Part of the repertoire of a good anatomist is a working knowledge of the muscle groups of the typical organism. This allows the anatomist (and the biomechanic anatomist) to be able to determine how an animal moved, and much it could move (say, energetics and the force the muscle can generate). Comparative anatomy becomes almost the most important task for a student of biology, as such a student must be able to correctly place and identify the locations of muscles on the skeleton. When dealing with fossil animals of a highly unique nature, such as dinosaurs, which are intermediate evolutionarily between the croc-morph archosaurs and the bird-morph archosaurs, this is harder, because the range of variation is very great, and the extremes (crocs and birds) suffer a few problematic issues. The first of these is that avian anatomists had developed a nomenclature and identification system for muscles that departed from the typical veterinarian system that has been used for crocs and most mammals, and is certainly different from the system used for humans. (While this is an issue worthy of much more consuming time, I won’t get into that here).
Secondly, functional anatomy differs between crocs and birds: the former are either terrestrial or aquatic with a particular carriage, while the latter are more often than not aerial and arboreal, life styles that seem to lead to very different skeletal systems, and thus muscle systems.
This is even more difficult when dealing with pterosaurs, which may or may not be related to archosaurs, and much disagreement has occurred on locating the correct muscle and tendon groups, as well as recognizing many novel and fundamentally different muscle and ligament systems involved, especially in the wing.
I decided to take a three-view crack at pterosaur myology with Jeholopterus ningchengensis, a pterosaur from the Early Cretaceous (or Late Jurassic) Daohugou fauna of northeastern China (which underlies the more famous Yxian/Jiufotang faunas).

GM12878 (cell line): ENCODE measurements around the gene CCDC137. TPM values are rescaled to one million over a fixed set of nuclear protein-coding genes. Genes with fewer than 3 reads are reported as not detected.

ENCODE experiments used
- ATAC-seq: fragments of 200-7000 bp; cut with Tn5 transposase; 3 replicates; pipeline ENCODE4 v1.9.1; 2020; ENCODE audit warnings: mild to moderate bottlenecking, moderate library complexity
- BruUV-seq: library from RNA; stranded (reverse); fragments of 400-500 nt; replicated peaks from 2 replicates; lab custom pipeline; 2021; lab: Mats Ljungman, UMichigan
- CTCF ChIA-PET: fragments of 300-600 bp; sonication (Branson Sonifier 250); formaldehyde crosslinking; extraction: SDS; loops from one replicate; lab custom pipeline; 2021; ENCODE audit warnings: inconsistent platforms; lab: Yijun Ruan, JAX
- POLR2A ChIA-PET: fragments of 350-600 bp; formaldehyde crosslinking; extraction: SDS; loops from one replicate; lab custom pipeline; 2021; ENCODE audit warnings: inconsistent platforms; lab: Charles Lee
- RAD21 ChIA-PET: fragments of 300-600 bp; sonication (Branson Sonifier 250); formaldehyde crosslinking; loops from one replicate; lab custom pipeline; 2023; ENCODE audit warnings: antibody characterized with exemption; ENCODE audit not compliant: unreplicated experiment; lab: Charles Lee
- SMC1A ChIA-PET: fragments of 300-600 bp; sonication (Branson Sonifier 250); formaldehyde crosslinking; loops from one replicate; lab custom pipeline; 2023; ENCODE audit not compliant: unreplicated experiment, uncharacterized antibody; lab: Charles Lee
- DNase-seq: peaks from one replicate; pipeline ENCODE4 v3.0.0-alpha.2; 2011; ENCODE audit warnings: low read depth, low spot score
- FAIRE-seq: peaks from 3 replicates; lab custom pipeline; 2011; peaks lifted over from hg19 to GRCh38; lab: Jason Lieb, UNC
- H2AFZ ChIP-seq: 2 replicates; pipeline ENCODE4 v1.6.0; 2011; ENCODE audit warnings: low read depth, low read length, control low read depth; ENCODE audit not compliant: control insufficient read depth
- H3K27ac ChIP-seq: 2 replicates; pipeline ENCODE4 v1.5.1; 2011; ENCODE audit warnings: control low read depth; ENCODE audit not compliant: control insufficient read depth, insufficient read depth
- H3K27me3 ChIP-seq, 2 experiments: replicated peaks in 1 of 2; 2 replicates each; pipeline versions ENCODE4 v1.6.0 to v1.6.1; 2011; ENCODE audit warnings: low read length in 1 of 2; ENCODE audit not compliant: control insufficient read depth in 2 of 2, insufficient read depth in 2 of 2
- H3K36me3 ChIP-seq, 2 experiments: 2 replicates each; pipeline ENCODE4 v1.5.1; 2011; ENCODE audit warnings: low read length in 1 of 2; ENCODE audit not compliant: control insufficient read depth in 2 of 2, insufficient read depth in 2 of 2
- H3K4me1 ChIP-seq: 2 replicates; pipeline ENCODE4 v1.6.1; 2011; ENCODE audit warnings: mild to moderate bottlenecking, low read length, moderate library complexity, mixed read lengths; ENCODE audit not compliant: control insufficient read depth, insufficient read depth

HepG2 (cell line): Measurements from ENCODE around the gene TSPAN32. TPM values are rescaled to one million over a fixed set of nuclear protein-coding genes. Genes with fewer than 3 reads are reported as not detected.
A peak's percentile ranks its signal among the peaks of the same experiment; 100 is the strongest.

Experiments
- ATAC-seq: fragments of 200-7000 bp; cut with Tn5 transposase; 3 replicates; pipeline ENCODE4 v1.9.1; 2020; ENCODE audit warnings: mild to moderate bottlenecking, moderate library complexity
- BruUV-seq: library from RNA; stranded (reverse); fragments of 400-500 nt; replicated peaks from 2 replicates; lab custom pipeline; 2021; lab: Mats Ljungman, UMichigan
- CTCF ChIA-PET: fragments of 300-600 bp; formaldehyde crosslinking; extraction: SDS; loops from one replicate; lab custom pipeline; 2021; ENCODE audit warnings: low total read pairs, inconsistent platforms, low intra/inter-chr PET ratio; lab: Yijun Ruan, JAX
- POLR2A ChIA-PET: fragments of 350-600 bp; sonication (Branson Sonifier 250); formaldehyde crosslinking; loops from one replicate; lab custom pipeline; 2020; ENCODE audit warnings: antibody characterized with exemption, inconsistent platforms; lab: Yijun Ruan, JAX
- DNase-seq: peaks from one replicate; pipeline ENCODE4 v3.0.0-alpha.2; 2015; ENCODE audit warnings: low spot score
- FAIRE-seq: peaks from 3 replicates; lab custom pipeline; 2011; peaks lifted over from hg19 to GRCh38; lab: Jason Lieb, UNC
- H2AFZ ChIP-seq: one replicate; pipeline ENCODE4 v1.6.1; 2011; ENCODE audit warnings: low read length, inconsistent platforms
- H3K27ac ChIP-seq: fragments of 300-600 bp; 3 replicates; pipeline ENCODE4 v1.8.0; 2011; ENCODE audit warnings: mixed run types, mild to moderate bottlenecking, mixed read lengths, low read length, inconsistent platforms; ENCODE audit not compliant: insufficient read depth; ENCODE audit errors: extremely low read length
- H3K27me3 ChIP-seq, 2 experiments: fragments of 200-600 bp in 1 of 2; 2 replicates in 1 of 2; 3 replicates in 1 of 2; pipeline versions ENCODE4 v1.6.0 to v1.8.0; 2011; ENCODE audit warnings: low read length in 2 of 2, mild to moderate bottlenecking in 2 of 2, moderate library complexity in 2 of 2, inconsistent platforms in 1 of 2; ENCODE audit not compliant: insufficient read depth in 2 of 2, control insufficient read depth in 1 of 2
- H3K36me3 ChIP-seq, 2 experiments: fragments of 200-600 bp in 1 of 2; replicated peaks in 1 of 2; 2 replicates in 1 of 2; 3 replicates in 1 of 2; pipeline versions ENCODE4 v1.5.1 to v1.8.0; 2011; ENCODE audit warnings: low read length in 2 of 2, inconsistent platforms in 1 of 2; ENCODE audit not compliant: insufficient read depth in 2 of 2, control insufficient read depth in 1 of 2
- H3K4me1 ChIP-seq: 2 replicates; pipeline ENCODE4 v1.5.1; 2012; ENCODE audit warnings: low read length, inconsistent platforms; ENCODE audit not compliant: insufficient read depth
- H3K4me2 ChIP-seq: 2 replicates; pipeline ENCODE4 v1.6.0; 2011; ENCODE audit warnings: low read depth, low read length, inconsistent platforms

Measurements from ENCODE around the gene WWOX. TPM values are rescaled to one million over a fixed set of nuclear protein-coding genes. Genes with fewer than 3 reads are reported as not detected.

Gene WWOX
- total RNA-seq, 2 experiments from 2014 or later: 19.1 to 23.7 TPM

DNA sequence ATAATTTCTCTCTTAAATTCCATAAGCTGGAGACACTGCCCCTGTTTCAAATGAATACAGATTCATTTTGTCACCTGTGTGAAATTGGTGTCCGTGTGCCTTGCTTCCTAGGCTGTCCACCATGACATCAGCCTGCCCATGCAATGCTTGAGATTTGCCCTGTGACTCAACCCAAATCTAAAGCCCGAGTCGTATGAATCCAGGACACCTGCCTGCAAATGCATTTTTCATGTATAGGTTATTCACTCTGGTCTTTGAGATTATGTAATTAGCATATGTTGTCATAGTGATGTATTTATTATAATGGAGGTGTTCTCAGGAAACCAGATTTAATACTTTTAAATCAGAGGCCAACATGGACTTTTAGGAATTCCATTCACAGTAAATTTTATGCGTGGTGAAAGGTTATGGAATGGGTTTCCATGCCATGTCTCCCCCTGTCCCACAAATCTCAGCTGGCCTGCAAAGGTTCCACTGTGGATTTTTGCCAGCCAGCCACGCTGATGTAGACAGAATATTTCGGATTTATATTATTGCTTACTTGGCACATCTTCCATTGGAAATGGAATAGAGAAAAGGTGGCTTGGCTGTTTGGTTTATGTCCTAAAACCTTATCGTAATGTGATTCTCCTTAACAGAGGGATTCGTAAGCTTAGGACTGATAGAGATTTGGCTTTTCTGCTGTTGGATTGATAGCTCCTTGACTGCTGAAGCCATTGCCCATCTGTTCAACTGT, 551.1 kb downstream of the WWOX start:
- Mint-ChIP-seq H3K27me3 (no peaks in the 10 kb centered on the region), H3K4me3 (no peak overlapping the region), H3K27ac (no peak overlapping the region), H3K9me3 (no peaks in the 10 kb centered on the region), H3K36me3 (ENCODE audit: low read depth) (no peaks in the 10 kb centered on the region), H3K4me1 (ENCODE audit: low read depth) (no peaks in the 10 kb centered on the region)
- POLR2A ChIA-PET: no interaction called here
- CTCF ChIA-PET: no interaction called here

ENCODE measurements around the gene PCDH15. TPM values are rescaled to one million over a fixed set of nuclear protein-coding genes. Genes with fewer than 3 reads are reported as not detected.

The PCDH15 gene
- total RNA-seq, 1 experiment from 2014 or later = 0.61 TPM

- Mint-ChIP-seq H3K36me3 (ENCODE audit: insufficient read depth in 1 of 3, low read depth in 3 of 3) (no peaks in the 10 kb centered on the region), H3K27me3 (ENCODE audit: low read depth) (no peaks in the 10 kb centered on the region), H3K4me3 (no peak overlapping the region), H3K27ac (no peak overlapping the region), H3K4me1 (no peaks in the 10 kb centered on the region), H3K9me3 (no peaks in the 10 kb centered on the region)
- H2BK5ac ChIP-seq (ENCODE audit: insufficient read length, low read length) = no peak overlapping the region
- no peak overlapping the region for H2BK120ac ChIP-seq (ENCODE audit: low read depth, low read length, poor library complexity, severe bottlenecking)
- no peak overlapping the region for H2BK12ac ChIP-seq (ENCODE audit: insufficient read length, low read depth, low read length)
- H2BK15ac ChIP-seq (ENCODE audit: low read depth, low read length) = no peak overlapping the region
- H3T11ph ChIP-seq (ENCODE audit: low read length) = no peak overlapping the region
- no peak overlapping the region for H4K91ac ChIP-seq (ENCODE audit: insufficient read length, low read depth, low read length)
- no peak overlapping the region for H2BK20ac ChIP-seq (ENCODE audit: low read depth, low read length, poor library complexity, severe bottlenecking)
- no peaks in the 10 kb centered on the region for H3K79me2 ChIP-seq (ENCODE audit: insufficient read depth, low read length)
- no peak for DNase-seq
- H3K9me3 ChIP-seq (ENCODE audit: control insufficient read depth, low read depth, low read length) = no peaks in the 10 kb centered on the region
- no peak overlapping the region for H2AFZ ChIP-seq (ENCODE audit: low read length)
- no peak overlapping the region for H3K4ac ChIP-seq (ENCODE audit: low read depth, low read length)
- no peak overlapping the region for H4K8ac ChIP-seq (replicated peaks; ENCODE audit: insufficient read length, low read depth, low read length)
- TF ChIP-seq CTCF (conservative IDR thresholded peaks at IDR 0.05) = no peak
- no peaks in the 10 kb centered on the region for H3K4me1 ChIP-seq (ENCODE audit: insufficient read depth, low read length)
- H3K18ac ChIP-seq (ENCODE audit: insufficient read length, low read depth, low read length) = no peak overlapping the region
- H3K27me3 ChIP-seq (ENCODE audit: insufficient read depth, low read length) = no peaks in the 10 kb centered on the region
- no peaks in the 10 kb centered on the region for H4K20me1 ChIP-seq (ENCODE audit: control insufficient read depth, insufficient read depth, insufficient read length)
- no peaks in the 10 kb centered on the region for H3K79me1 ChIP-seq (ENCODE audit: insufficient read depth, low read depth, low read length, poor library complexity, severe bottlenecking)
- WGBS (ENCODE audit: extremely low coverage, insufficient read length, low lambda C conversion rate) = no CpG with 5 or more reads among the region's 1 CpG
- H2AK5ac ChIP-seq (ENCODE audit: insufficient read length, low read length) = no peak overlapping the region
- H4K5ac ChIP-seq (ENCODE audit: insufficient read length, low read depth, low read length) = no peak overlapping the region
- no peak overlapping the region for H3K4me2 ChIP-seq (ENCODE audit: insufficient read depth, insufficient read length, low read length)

Here, I undertook an independent study of avian, croc, and literature muscle investigations, and produced a piece of art (or rather, three: each of these pieces is a whole unto itself). Much of the work was informed from Bennett (2003) and discussions in various fora and with various other workers discussing the problem, such as John Conway and Alex Kellner. To ensure it’s understood as a work of art, I also covered half the body with a fat, skin, and pycnofibre (“ptero-fuzz”) outline: on one side, you see the animal as in life (or as I imagined it) and on the other as in a surface dissection, before the deep muscles are exposed. Some surface muscles have been omitted: As with many muscle studies, artists are often compelled to leave off several sheets of muscle that obscure the subsurface layers, simply because those underlying layers provide more definition, or are related to the main limb motivators. Most muscle studies should explore the layer-by-layer reconstruction, and this is not undertaken here (and I really lack the expertise to even attempt it).
Pterosaur anatomy is bizarre, and so I don’t think that I got it right. For example, I have extended the uropatagium to the mid-tail, but it could have been longer, and the tail shorter; the inboard cheiropatagium is extended to the trunk wall and the trailing edge is roughly positioned at the anterior ilium. Much debate on the position of the trailing edge, the form of any of the patagia, or even the relation of the pteroid in the wing (here shown with a ligament from the tip to the shoulder, shown MUCH thicker I think than it should be).
Bennett, S. C. 2003. Morphological evolution of the pectoral girdle of pterosaurs myology and function. pg.191-125 in Buffetaut & Mazin (eds.) Evolution and Palaeobiology of Pterosaurs. Geological Society of London (London).
Wang X., Zhou Z., Zhang F.-c. & Xu X. 2002. A nearly completely articulated rhamphorhynchoid pterosaur with exceptionally well-preserved wing membranes and ‘hairs’ from Inner Mongolia, northeast China. Chinese Science Bulletin 47(3):226-232.